Learn­ing the se­cret of busi­ness suc­cess

The Pak Banker - - OPINION - Yomi­uri Shim­bun

KANDA My­o­jin shrine is con­stantly vis­ited by busi­ness peo­ple pray­ing for their com­pa­nies' suc­cess. The de­ity en­shrined there is be­lieved to be a guardian of Tokyo's busi­ness dis­tricts, in­clud­ing Otemachi and Ni­hon­bashi. It is also known as the main tute­lary de­ity for the town of Edo, the pre­de­ces­sor of to­day's Tokyo. Mer­chants have long felt close to the shrine and still do to­day, hop­ing to make their dreams come true. It was flooded with peo­ple dur­ing the re­cent New Year's pe­riod, peo­ple who came to pray for eco­nomic re­cov­ery. But the god of busi­ness might be deeply puz­zled by a new type of wor­shiper who has re­cently ap­peared. Kanda My­o­jin sits close to the Ak­i­habara district, known as the "hobby cap­i­tal" for pop cul­ture geeks around the world, mak­ing it a holy site for sub­cul­ture fans as well. In the precincts of the shrine, there are rows and rows of ema wooden plates used to make wishes that fea­ture large il­lus­tra­tions of beau­ti­ful fe­male anime char­ac­ters.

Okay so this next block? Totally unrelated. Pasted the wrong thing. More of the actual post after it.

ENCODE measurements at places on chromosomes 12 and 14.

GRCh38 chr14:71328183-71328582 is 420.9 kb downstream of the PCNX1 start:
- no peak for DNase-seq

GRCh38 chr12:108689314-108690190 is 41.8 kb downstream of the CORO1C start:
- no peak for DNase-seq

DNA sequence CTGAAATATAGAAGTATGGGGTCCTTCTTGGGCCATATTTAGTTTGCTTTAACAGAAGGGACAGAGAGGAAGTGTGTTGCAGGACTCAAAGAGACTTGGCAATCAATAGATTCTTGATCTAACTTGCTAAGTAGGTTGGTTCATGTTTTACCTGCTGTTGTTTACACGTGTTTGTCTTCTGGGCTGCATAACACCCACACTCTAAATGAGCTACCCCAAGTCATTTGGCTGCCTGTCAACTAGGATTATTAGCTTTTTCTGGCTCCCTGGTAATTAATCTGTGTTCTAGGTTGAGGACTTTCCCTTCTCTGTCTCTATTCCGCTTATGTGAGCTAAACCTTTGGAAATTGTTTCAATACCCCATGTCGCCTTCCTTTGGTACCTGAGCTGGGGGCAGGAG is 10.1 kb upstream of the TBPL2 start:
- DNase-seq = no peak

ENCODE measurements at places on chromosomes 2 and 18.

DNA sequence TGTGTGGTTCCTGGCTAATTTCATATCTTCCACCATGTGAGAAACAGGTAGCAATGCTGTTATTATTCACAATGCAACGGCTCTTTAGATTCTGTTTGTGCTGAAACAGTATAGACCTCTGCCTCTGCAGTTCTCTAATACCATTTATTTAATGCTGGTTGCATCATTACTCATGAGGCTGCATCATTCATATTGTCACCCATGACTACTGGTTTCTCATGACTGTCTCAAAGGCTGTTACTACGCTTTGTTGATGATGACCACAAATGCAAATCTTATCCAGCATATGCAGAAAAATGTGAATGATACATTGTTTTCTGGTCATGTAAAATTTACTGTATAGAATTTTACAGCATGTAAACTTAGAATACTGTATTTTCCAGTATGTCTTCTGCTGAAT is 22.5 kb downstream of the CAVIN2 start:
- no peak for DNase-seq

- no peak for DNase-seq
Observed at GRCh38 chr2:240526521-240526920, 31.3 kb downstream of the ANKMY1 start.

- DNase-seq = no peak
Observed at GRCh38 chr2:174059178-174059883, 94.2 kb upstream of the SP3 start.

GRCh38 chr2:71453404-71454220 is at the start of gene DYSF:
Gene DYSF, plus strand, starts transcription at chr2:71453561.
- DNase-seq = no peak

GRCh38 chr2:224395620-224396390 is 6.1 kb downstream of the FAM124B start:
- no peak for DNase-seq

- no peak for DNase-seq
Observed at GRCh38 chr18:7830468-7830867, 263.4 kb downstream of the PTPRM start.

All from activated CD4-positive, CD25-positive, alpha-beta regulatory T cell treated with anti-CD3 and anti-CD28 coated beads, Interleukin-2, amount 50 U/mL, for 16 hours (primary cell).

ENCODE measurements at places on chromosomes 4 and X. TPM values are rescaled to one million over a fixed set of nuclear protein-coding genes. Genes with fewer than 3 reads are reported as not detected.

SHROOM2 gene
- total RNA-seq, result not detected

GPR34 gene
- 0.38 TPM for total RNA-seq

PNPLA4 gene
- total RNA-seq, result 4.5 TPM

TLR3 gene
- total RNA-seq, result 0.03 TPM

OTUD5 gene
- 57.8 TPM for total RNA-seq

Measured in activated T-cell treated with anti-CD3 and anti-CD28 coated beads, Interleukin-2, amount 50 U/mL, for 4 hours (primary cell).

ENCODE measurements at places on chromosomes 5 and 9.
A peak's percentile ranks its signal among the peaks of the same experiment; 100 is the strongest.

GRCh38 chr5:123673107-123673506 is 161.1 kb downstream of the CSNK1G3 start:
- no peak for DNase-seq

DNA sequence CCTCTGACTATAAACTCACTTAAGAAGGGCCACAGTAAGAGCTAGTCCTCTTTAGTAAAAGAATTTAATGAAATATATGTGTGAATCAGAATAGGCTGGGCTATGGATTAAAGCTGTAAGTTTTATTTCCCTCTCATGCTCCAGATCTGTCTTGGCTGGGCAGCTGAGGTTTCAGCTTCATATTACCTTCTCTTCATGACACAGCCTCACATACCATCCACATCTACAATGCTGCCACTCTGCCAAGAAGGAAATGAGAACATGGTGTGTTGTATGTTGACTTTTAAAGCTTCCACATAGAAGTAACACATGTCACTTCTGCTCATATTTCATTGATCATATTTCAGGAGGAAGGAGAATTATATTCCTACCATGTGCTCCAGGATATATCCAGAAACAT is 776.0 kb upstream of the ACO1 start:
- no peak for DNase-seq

Among sub­cul­ture geeks, th­ese colorful boards are known as "ita-ema," or painful plates, be­cause they find them a "painfully" colorful sight. Some young peo­ple use th­ese ema to pray that their fa­vorite works will be a big hit. The shrine also at­tracts many for­eign tourists. Ja­pan has been sur­passed by China in terms of gross do­mes­tic prod­uct, but I can un­der­stand why if I think that Ja­pan's key sales point is now its cul­ture. This year marks the 400th an­niver­sary of Kanda My­o­jin's re­lo­ca­tion to its cur­rent spot. The shrine has a his­tory of in­cor­po­rat­ing mod­ern tech­nolo­gies and trends to keep up with the times. For ex­am­ple, Kanda My­o­jin was the first Shinto shrine to in­cor­po­rate steel frames and steel-re­in­forced con­crete struc­tures into its main build­ing. "The shrine is for peo­ple in the cen­ter of the city, so we haven't re­garded new things as hereti­cal," said Yoshi­hiko Shimizu, 55, a deputy chief priest at the shrine. "We've al­ways co­ex­isted and pros­pered to­gether with them." His words con­vinced me that the con­tem­po­rary pop cul­ture fa­vored by geeks fits into the shrine precincts, where tra­di­tions flour­ish, with­out any sense of dis­com­fort. Ortho­dox and hereti­cal things ex­ist in fu­sion - a way of think­ing that is also es­sen­tial in busi­ness man­age­ment. I was re­minded of Sharp Corp., which has spi­raled into a man­age­rial cri­sis.

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